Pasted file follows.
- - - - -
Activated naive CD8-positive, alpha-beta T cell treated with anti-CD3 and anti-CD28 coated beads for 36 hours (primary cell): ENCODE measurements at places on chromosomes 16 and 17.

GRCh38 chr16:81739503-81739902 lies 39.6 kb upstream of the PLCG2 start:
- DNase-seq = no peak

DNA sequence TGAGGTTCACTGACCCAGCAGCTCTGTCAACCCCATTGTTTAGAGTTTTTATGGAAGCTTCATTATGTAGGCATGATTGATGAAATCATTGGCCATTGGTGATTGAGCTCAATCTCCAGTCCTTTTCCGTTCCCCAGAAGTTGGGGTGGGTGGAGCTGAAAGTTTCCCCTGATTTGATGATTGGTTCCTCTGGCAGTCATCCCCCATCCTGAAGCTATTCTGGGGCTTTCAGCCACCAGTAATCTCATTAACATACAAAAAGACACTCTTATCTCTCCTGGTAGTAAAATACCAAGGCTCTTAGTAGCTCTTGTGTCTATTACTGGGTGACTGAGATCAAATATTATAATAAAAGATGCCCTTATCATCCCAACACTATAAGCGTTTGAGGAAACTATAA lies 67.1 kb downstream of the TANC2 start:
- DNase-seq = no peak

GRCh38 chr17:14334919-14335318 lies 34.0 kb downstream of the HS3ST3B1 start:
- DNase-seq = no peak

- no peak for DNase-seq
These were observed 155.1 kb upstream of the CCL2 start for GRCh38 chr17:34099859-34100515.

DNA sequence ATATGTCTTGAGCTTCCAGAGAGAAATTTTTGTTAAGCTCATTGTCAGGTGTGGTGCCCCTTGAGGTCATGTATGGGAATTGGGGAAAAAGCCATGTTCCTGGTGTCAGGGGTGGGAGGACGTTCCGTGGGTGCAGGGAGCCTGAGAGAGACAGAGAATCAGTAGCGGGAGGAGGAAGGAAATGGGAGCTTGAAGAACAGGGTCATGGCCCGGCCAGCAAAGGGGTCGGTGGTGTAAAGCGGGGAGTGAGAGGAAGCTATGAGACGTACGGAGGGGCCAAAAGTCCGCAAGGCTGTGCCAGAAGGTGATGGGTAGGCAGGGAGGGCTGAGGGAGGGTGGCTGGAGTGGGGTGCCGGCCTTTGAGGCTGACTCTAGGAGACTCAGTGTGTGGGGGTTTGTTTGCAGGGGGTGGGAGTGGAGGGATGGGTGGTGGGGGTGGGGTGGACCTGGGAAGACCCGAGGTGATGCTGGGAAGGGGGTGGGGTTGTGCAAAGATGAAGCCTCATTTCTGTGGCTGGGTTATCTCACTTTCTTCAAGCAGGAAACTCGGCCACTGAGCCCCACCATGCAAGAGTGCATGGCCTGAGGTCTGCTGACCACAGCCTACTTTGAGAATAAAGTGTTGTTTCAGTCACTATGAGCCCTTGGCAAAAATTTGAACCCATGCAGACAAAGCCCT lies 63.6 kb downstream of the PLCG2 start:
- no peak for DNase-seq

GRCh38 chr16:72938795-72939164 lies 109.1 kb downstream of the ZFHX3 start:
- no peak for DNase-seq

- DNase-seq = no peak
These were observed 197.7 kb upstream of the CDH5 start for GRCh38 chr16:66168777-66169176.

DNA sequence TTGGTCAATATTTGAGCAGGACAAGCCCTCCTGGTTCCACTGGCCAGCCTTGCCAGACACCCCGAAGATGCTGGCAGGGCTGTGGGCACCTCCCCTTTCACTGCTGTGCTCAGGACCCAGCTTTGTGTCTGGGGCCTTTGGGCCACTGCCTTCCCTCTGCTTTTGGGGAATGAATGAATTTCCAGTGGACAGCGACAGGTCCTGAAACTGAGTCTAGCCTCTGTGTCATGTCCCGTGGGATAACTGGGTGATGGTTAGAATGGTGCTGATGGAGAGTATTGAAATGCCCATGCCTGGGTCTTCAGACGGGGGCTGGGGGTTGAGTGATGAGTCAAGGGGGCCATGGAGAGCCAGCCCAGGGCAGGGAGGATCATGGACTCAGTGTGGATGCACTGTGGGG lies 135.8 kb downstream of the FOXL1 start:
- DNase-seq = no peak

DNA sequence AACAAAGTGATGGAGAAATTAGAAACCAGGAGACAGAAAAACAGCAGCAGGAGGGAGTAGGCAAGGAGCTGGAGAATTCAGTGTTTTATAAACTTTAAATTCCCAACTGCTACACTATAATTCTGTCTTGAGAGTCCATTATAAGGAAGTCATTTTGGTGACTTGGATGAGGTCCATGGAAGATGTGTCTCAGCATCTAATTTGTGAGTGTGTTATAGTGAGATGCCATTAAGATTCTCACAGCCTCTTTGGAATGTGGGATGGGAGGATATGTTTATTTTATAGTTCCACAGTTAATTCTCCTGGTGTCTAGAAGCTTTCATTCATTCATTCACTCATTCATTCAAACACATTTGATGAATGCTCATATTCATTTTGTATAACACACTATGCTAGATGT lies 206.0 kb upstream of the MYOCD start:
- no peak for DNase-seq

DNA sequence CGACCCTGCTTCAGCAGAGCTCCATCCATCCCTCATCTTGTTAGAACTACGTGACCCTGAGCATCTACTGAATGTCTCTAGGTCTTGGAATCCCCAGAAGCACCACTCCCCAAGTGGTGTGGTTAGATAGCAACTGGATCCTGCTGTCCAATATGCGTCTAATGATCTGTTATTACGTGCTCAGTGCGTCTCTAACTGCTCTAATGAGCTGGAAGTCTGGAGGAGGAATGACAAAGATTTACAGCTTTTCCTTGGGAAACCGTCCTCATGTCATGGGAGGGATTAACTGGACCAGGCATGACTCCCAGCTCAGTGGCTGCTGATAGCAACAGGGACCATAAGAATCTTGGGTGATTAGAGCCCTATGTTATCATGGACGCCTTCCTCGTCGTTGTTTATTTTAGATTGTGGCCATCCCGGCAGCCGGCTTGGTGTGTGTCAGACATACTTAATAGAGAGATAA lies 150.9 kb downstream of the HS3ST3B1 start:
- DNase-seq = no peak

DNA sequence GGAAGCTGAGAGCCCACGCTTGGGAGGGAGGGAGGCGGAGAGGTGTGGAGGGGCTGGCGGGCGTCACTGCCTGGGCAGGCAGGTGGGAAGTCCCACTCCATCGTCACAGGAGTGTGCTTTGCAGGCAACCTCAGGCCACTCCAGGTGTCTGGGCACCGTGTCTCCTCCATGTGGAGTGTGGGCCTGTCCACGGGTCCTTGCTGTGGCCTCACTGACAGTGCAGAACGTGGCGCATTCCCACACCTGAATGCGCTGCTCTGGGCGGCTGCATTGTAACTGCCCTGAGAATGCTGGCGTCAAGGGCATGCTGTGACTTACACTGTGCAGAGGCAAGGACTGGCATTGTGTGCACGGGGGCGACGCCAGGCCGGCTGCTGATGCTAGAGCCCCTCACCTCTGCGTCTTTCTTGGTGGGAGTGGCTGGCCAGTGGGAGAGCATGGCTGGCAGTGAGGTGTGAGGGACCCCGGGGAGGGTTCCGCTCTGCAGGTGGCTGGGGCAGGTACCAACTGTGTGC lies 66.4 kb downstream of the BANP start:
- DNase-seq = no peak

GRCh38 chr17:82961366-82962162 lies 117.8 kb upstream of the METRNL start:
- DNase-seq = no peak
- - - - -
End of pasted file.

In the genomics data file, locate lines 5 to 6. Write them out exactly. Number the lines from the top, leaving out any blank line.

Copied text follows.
- DNase-seq = no peak

GRCh38 chr17:14334919-14335318 lies 34.0 kb downstream of the HS3ST3B1 start: